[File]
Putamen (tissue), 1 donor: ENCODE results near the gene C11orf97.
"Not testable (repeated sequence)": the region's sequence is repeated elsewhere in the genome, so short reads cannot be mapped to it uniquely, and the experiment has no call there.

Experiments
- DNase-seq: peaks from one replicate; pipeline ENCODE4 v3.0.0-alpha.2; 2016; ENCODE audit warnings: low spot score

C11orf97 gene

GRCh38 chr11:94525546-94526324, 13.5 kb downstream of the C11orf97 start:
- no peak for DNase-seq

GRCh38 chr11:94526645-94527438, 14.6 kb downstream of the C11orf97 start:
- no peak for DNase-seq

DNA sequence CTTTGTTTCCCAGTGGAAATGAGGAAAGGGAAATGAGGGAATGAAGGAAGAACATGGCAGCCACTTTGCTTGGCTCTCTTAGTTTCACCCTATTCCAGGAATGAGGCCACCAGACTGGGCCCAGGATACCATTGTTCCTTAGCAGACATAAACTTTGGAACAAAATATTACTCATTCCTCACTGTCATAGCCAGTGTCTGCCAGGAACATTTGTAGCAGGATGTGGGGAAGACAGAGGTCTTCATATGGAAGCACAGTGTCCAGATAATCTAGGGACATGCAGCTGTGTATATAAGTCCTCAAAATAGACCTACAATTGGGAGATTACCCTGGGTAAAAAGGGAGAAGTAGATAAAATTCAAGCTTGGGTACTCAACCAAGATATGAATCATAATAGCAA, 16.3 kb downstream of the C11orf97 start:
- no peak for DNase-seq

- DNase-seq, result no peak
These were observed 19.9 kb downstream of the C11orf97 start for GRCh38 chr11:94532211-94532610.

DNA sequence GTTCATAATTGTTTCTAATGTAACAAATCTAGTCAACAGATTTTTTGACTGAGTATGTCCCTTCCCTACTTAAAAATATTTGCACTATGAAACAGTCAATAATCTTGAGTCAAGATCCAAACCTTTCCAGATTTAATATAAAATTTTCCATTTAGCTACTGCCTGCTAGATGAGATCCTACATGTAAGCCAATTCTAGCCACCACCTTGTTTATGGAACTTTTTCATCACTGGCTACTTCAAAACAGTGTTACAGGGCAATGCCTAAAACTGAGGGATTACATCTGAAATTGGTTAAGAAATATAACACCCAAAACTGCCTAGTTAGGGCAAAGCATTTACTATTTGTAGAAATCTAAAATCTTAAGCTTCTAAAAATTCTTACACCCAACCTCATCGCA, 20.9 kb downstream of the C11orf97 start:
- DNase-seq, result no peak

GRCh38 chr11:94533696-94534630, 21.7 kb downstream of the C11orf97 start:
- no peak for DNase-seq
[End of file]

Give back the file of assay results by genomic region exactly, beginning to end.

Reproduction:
Putamen (tissue), 1 donor: ENCODE results near the gene C11orf97.
"Not testable (repeated sequence)": the region's sequence is repeated elsewhere in the genome, so short reads cannot be mapped to it uniquely, and the experiment has no call there.

Experiments
- DNase-seq: peaks from one replicate; pipeline ENCODE4 v3.0.0-alpha.2; 2016; ENCODE audit warnings: low spot score

C11orf97 gene

GRCh38 chr11:94525546-94526324, 13.5 kb downstream of the C11orf97 start:
- no peak for DNase-seq

GRCh38 chr11:94526645-94527438, 14.6 kb downstream of the C11orf97 start:
- no peak for DNase-seq

DNA sequence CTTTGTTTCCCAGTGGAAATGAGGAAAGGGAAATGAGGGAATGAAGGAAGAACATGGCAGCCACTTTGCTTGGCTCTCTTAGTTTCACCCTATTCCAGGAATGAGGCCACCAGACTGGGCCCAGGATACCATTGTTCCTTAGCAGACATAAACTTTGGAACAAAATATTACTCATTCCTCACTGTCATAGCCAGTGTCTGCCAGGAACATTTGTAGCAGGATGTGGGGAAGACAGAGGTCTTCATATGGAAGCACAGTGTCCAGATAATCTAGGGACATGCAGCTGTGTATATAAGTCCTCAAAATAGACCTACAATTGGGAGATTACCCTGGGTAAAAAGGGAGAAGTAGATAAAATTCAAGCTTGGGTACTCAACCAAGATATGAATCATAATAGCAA, 16.3 kb downstream of the C11orf97 start:
- no peak for DNase-seq

- DNase-seq, result no peak
These were observed 19.9 kb downstream of the C11orf97 start for GRCh38 chr11:94532211-94532610.

DNA sequence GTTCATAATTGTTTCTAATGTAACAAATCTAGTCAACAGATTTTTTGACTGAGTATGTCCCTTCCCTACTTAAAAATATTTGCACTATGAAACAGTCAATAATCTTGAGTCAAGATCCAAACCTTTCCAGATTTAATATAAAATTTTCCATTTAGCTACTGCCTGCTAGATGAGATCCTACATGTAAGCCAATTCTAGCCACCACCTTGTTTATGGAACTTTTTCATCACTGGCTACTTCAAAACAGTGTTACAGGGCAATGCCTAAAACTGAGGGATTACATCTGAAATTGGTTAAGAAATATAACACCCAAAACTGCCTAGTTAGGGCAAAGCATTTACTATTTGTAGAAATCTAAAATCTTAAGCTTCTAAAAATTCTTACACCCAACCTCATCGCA, 20.9 kb downstream of the C11orf97 start:
- DNase-seq, result no peak

GRCh38 chr11:94533696-94534630, 21.7 kb downstream of the C11orf97 start:
- no peak for DNase-seq